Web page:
A culture of transparency means that everyone knows what is expected of them, who is accountable for what, and who have contributed their share to the shared cause. The less you operate based on impressions, hopes and fears, the better your odds are for getting the results you want.
Surprisingly many try to lead their business and people based on impressions rather than facts. Once leaders truly understand that results are created only through actions and people need to be empowered and supported to do these most critical actions, they also soon see the importance of transparency in those actions.
”From my point of view, the BEAT Change Management Platform is irreplaceable as a management tool. It makes many invisible things visible. You cannot change things that are invisible.” – Lassi Juntunen, HOK-Elanto
Transparency also extends outside of your company. One way to get people to change their behavior is to let your customers know that you expect them to. Your strategy should never be a secret.
Apple thought different. Southwest is the low fare airline. HubSpot is trying to make inbound marketing the norm. Once your customers know what to expect from your employees, and your employees know that your customers know, they’ll follow suit.
Transparency decreases job misery
In some cases, employees can be somewhat apprehensive about transparency. But once they see that tracking what gets done means that management understands the effort they are putting in, they’ll feel more empowered and involved in the common narrative.
When communicated and executed correctly, increased transparency will actually improve job satisfaction. In his book The Truth About Employee Engagement, bestselling author Patrick Lencioni writes about the three causes of job misery: anonymity, irrelevance, and immeasurement.
Lencioni defines them like this:
- Anonymity: People cannot be fulfilled in their work if they are not known. All human beings need to be understood and appreciated for their unique qualities by someone in a position of authority.
- Irrelevance: Everyone needs to know that their job matters. Without seeing a connection between the work and the satisfaction of another person or group of people, an employee simply will not find lasting fulfillment.
- Immeasurement: Employees need to be able to gauge their progress and level of contribution for themselves. They cannot be fulfilled in their work if their success depends on the opinions or whims of another person.
BEAT helps you combat all three, creating a more fulfilling working environment for your employees.
“To retain the feeling of working together while ensuring measurability and global transparency, we use the BEAT Change Management Platform,” explained Aleksi Routama from Marimekko, the globally operating design company. “Marimekko has more than 150 shops around the world and we considered the most critical actions to be implementing our new sales and sales management models. We requested proposals from several potential partners to support us in this change and this was the best approach to executing change.”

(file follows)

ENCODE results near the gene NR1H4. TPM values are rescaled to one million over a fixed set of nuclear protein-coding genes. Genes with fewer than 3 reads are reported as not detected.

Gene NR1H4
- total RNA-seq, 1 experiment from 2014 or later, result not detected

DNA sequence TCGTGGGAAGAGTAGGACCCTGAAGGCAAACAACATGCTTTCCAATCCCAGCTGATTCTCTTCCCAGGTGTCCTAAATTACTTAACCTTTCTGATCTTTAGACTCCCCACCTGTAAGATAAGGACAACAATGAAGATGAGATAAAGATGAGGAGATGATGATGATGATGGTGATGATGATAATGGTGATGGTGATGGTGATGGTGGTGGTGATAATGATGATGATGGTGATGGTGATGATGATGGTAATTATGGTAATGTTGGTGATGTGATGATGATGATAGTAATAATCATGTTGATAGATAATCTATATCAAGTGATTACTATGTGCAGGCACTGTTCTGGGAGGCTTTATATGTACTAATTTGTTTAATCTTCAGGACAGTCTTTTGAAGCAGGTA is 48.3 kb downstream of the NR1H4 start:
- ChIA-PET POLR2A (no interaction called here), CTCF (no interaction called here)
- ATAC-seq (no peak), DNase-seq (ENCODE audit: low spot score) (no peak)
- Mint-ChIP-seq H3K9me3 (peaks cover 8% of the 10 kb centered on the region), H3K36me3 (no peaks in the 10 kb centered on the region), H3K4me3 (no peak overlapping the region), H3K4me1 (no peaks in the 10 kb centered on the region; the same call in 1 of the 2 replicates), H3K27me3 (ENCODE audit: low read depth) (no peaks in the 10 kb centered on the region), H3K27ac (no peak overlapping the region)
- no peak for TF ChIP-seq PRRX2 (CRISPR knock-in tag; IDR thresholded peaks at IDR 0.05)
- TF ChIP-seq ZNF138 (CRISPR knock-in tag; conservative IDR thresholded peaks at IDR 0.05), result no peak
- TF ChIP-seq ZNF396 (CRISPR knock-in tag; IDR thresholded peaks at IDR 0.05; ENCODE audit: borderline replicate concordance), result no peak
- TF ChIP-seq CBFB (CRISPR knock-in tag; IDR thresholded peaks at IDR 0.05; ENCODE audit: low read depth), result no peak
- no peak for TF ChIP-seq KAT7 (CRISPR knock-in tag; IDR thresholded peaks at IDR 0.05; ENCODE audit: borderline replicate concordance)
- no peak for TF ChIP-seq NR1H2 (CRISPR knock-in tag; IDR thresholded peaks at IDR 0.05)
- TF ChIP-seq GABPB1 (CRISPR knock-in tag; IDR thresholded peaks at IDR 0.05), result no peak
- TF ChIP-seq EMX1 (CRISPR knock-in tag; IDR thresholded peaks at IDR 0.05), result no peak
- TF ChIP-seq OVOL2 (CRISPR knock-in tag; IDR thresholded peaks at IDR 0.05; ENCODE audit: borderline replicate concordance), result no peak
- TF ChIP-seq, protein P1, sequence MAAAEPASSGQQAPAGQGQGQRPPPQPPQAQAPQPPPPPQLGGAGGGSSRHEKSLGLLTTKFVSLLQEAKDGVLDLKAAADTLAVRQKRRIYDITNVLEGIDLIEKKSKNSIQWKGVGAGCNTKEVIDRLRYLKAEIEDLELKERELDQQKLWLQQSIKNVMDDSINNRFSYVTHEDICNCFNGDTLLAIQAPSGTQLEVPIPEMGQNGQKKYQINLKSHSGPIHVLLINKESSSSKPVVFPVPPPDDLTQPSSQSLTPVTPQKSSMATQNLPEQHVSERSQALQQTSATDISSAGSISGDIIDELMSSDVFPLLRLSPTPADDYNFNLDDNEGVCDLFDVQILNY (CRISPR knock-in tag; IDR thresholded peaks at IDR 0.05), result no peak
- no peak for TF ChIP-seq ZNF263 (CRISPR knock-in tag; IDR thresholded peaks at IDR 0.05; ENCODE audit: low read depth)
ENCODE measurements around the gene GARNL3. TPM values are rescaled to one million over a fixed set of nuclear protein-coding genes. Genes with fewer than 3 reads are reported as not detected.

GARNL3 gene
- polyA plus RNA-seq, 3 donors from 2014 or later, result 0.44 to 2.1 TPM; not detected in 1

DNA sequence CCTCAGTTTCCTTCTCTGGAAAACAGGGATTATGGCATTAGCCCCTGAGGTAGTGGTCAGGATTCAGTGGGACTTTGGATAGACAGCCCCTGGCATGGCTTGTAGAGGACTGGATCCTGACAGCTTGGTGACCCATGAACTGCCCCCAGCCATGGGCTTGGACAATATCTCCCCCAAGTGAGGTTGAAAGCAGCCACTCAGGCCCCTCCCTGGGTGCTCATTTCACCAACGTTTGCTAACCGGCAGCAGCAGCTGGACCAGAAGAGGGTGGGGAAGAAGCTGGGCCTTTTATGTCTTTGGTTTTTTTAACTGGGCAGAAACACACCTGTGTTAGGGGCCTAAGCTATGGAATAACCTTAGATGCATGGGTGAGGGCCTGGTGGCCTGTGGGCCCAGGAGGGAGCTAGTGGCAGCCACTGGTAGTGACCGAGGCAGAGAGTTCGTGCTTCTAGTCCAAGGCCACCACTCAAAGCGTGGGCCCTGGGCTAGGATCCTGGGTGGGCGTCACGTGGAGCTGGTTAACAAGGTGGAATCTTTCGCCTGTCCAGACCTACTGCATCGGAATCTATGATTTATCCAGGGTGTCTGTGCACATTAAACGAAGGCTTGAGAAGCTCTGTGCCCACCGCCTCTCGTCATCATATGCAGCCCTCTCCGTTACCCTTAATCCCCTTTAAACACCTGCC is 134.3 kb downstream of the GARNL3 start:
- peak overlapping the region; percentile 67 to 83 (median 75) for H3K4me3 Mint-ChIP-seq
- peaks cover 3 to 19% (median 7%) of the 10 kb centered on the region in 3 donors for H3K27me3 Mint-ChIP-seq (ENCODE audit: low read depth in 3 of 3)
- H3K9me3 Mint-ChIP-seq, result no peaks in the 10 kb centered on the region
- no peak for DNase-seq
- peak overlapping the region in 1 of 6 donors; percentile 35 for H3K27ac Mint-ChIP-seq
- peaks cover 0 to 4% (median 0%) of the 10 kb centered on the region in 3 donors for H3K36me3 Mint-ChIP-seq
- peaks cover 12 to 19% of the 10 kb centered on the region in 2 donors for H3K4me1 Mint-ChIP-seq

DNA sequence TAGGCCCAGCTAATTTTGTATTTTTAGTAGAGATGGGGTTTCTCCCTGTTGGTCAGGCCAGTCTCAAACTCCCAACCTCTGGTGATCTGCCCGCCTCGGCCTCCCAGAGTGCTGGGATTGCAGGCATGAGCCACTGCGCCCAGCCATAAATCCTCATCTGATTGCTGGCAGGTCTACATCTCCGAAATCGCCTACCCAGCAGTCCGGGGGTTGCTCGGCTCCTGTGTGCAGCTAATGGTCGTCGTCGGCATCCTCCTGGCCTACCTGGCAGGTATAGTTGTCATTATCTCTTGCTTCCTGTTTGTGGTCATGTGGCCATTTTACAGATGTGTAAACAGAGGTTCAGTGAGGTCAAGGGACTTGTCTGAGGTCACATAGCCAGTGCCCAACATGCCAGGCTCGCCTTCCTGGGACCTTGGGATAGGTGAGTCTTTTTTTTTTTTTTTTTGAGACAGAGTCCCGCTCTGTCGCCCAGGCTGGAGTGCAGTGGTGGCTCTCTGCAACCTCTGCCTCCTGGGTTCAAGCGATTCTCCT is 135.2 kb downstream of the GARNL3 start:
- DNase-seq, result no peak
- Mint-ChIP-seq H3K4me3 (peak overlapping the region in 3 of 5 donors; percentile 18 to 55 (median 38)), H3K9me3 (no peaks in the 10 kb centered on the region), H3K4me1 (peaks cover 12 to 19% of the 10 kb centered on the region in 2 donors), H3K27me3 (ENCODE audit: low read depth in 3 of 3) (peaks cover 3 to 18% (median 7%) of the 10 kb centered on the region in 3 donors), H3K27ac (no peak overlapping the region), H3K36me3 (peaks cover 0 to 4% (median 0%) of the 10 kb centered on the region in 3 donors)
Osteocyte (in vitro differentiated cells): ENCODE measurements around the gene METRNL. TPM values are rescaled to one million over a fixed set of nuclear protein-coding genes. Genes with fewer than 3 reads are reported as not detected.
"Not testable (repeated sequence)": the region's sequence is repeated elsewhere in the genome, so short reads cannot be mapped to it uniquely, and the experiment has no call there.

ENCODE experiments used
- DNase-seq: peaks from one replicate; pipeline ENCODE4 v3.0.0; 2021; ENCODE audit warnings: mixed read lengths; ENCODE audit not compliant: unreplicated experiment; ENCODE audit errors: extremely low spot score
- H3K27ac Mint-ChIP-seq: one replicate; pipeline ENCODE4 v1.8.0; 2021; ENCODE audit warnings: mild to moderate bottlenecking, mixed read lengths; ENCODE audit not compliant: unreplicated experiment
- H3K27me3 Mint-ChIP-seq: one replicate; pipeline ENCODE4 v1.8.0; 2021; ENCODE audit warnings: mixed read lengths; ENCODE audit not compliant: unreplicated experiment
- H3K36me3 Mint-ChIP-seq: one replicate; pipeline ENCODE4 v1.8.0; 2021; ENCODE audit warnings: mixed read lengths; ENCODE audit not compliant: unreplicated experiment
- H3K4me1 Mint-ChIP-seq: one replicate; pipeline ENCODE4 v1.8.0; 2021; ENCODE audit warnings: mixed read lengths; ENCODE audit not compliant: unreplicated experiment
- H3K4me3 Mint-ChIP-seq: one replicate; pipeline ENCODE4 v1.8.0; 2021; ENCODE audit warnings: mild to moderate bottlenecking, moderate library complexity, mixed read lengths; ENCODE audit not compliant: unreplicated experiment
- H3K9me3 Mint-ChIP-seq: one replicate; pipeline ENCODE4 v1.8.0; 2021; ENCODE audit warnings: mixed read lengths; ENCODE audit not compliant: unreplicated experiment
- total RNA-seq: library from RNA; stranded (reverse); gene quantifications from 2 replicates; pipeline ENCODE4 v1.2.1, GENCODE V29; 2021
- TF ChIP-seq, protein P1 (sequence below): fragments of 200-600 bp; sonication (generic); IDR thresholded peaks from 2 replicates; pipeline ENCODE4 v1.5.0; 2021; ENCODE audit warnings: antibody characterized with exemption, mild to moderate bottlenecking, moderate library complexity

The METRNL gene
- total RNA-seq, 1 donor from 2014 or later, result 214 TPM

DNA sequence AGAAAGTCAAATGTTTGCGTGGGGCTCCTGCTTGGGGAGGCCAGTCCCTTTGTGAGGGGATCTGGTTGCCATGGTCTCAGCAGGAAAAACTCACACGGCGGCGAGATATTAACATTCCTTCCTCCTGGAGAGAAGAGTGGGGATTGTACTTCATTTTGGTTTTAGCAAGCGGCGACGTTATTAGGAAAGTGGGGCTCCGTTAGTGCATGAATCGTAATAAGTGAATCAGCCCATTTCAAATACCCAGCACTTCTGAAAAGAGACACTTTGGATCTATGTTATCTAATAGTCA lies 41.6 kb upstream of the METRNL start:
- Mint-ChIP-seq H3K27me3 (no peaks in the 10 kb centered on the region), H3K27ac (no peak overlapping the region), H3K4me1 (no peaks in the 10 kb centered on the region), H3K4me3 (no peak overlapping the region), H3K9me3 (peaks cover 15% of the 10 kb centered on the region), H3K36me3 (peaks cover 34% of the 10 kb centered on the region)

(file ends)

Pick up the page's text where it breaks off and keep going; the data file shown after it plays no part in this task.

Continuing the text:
Remove the silos!
Increased transparency can also create a stronger feeling of working together for a common cause. If you help people share what they’ve learned and the insights they’ve gotten with co-workers, you can create a community of people learning together and helping each other do their work better. This effect isn’t limited to just people who do similar tasks, either.
BEAT can also help different parts of your organization understand each other better.
The unit heads of Supply Chain functions at Arla, a Nordic dairy company, used the BEAT Change Management Platform to make the most important goals, actions, and daily challenges of each unit transparent. This helped foster a better understanding of what their co-workers were struggling with.
“The unit heads became a tight team. On an individual level, we saw concrete improvements regarding leading oneself and other people,” explains Jani Suominen from Arla.
Critical actions into BEAT Impact Map
The business goals were translated into daily critical actions with the help of the BEAT Impact Map, and their realization was followed up through the BEAT App. It steered and supported the most important personal actions and brought transparency into shared progress. “We set an improvement goal of 2 percentage points to the leadership index, which was at 76%. After 6 months, the index was already up to 84%, and after 12 months it reached 87%. Evaluations regarding people’s own supervisor rose from 73% to 90%,” concludes Suominen.
Transparency across different business units helps people help their co-workers because they have a better understanding of what part everyone plays. When people will start being accountable to each other and help each other to succeed, an organization has reached a high level of interdependency and is hard to beat by its competition!
Transparency obviously means people are more inclined to pull their weight, but it has an added benefit of turning what once were individual employees into a community.
When you succeed together, your success will make the shared struggle meaningful.
BEAT makes the immeasurable measurable. It increases the transparency in your organization, helping you to create a community of people working together for a common cause, openly sharing what they learn and supporting each other.